- 3 minutes read #project management , #water cooler

'5 Whys' Considered Harmful

This post was originally written while I was at LShift / Oliver Wyman

Adverse events happen – a website breaks down, a project doesn’t get delivered on time – and a  proposed technique to find ‘the root cause’ is to ask the “5 Whys”. Attributed to Sakichi Toyoda in the 1930’s and adopted by Toyota and other formal techniques it’s basically the technique of listing a fault and then asking “Why did that happen?” – repeat until you get to a cause that ‘feels’ like the root. The name comes from the observation that 5 repetitions are usually enough.

I find this problematic for several reasons:

  • This is the analysis technique of an attention-seeking three year old
  • It often raises the question “Why did you do that!!!” and the resulting blame game never helps…
  • In my experience there is never a single root cause

Let’s pick a well-known example: “why did so many people die in the Titanic disaster?”

  • The watcher didn’t see the iceberg
  • The message didn’t get back to the helm
  • The management insisted on cheap rivets
  • The bulkheads were too low because of the ballroom
  • There weren’t enough lifeboats
  • Nearby boats didn’t recognise the meaning of flares
  • The “SOS” radio sequence wasn’t well known (at the time)

And so on…  Maybe some of these are debatable, but the point still stands: in any significant failure it’s usually the case that a whole sequence of partial failures had to happen for the main failure to occur. Fixing any one of them would prevent the disaster happening again, but it’s clearly better to fix as many as possible (which may also prevent other, related, failure scenarios).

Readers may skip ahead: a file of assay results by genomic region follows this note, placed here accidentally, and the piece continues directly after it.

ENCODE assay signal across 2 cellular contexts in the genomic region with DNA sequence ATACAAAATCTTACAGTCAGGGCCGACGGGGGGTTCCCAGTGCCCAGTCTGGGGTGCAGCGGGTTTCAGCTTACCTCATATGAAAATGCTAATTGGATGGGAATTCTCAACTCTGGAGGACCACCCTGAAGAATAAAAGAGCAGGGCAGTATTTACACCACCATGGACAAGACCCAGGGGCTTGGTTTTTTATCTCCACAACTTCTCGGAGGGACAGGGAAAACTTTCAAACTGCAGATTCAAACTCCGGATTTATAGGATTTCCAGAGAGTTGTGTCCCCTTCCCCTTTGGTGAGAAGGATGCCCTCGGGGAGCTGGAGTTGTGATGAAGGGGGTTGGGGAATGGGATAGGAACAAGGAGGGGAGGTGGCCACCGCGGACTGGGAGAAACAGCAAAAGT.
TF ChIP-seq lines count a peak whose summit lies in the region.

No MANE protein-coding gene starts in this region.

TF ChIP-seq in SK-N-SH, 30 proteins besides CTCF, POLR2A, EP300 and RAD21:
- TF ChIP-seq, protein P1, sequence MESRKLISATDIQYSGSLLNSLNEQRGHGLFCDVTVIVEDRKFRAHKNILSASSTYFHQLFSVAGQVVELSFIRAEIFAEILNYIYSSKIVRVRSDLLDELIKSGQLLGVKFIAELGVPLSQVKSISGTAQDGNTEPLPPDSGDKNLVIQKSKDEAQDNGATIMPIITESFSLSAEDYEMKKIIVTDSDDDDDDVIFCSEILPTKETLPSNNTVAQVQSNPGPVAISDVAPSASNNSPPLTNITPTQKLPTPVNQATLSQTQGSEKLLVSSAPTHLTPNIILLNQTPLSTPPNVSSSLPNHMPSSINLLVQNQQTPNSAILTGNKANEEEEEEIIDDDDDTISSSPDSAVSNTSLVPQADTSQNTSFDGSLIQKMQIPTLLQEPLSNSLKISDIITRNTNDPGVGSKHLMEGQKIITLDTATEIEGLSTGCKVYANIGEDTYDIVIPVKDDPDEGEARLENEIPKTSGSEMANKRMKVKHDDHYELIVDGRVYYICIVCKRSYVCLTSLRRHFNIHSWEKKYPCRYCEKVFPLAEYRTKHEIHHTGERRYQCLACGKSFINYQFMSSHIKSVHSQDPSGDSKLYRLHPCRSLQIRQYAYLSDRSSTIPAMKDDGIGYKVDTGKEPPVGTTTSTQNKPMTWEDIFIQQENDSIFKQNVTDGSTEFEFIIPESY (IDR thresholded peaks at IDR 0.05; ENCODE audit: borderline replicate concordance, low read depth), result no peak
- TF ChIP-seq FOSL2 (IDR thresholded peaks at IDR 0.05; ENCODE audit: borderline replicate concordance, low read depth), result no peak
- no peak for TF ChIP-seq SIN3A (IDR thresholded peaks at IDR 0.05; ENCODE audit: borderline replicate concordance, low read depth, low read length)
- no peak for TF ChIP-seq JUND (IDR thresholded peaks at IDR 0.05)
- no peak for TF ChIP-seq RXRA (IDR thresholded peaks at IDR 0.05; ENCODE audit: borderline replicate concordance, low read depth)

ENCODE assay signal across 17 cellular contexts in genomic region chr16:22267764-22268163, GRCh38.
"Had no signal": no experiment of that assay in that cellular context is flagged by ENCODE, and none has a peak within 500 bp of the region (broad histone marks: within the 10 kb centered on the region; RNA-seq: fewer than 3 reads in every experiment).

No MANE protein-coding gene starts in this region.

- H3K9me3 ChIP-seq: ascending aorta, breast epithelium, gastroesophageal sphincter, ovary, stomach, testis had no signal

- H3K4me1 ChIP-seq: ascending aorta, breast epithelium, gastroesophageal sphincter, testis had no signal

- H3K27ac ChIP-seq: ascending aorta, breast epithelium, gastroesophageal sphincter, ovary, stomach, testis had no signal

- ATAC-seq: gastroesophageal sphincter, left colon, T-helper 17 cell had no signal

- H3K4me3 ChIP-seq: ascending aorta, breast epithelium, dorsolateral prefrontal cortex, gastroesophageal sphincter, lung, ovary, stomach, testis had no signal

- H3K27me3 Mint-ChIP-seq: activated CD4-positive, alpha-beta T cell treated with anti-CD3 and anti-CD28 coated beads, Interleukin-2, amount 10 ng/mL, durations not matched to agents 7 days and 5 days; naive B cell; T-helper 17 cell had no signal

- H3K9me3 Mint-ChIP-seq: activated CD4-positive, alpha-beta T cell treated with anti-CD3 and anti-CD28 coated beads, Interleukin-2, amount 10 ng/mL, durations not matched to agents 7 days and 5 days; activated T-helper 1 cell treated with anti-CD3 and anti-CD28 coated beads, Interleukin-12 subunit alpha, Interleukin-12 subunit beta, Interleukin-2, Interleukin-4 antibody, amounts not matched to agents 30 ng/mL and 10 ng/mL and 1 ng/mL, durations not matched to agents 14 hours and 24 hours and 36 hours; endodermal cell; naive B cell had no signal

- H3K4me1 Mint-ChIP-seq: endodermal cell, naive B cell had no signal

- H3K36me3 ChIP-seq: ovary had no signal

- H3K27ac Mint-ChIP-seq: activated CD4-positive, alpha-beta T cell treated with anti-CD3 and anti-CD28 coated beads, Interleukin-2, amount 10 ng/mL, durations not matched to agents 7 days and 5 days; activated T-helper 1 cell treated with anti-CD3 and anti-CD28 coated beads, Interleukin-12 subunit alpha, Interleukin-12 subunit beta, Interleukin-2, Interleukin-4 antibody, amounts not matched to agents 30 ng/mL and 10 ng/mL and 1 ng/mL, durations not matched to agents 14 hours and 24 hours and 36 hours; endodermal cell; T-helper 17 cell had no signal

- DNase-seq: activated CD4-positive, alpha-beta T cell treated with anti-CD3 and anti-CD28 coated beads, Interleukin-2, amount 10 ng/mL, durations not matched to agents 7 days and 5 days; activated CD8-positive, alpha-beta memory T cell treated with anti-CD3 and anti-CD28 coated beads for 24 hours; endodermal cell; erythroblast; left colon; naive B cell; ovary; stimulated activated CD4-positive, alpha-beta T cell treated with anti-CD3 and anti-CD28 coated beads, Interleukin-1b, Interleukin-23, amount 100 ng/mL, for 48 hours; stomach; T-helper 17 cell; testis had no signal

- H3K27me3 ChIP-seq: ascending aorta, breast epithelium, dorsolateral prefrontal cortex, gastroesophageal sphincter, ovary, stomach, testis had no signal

This is why I prefer the 4 (or 5) whats:

  • What happened (what were the symptoms)? Be precise and objective:
    • “the service melted down” is not enough (if you look in the server room there will be no puddles of plastic or aluminium in sight)
    • “the service had a latency greater than N seconds resulting in new connections being rejected” is objective.
  • What did we do as an immediate workaround?
  • What was the damage (and what do we need to do to make up for it)?
  • What do we have to do to ensure it never happens again? This will usually be a set of actions, not just one.

This avoids any blame game, avoids the futile attempt to pin down a single ‘root’ cause, and, most importantly, in light of the new information empowers the creativity and ownership of your engineering team to come up with the best solutions. After all, they should be the people who know most about the system.

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